Covid: Workplace absences could reach up to 25% as PM drafts contingency plans

A nurse puts on PPE in a ward for Covid patients at King's College Hospital, London. Credit: PA

Work places have been told to prepare for the worst cast scenario of up to 25% of staff off work as coronavirus continues to sweep across the country, the Cabinet Office said.

Boris Johnson has asked ministers to develop "robust contingency plans" for the absences, as the government acknowledged the high Covid levels could hit businesses hard.

It comes amid reports that work-from-home guidance in England could be set to roll on for most of January.

Steve Barclay, the Chancellor of the Duchy of Lancaster, is chairing “regular meetings” with ministers to assess how the highly transmissible Omicron variant is affecting workforces and supply chains.

He is also keeping close tabs on the situation in schools ahead of pupils returning for the new term.

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The department said Mr Johnson has charged ministers with working with their respective sectors to test preparations and contingency plans to limit disruption from mounting Covid infections.

It acknowledged that, despite the accelerated booster programme, high Covid levels and the increased transmissibility of the Omicron variant could mean businesses and public services face further disruption in the weeks to come.

The Cabinet Office claimed that, so far, disruption caused by Omicron has been controlled in “most parts of the public sector”.

(PA Graphics) Credit: PA Graphics

But it said public sector leaders have been asked to test plans against “worst case scenarios” of 10%, 20% and 25% workforce absence rates.

Health minister Ed Argar has said the government is “doing the responsible and sensible thing” by drawing up contingency plans.

Asked on Times Radio about the advice, he said: “What you’re talking about there is Government doing the responsible and sensible thing of preparing for a range of contingencies, making sure that it considers all possible eventualities, even those that are at the very high end of the scale.”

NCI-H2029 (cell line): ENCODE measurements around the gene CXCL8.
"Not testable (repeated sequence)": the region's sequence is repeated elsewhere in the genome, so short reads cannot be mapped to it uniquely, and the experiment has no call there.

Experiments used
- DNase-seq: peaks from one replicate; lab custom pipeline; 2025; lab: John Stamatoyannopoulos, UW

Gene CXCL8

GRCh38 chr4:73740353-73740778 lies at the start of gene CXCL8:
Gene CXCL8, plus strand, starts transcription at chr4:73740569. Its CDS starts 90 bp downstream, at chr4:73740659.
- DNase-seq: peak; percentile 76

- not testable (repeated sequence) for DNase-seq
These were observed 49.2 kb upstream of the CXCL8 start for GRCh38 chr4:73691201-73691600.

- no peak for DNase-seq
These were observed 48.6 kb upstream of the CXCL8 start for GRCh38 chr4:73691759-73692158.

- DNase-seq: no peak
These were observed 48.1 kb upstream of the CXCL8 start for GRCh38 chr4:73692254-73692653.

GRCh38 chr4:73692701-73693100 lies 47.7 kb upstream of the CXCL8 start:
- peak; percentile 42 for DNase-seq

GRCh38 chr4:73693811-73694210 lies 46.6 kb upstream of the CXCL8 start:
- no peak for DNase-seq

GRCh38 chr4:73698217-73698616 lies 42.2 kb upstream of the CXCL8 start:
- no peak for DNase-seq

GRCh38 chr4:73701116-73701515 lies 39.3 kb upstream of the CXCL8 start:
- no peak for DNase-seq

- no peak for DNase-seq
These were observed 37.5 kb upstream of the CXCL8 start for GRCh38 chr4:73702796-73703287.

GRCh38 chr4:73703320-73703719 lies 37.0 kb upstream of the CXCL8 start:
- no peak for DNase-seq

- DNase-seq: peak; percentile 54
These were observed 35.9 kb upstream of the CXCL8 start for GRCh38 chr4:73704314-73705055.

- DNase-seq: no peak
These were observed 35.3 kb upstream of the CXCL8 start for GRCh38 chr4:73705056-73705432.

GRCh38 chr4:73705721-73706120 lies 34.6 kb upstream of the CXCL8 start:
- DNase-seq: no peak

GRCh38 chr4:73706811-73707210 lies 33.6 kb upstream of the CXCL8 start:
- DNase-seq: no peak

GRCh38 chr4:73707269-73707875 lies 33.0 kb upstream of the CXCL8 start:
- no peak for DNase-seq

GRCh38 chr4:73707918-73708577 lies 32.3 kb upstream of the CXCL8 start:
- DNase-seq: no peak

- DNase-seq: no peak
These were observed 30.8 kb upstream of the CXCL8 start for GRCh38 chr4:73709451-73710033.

On whether he thought such absence levels were likely to eventuate, Mr Argar said: “I think we model a range of scenarios up to things we think are highly unlikely, but you still do it because that’s what a responsible Government does in preparing for all eventualities.”

In December, the education secretary called on ex-teachers to help with Covid-related staff shortages in the new year.

The plea came amid reports that some schools were experiencing very low attendance among teachers and pupils ahead of the Christmas break.

Education Secretary Nadhim Zahawi warned that staff absences in schools are likely to rise Credit: PA

Labour claimed the Prime Minister had previously gone missing “for days on end” when he should have been instructing ministers to draft contingency plans.

Deputy leader Angela Rayner said: “Boris Johnson’s lack of leadership means his government has dithered and delayed, leaving contingency planning to the very last moment.

“Boris Johnson should have instructed his ministers to start planning weeks ago, but instead he went missing for days on end.

“With record Covid infection numbers, the Prime Minister must immediately get a grip on workforce pressures, keep essential services moving, keep schools open and keep people safe.”

The most recent restrictions, set out in the Government’s Plan B for England, are set to expire six weeks after implementation, with a review after three weeks, which is expected on or close to Tuesday January 4.

(PA Graphics) Credit: PA Graphics

A further 162,572 Covid cases have been recorded in England as of 9am on Saturday, a new record for daily reported cases in the country.

The government said a further 154 people have died in England within 28 days of testing positive for Covid-19.

While daily case and death numbers are not available for Scotland, Norther Ireland and Wales on Saturday, Friday capped the fourth day in a row of record daily rises with 189,846.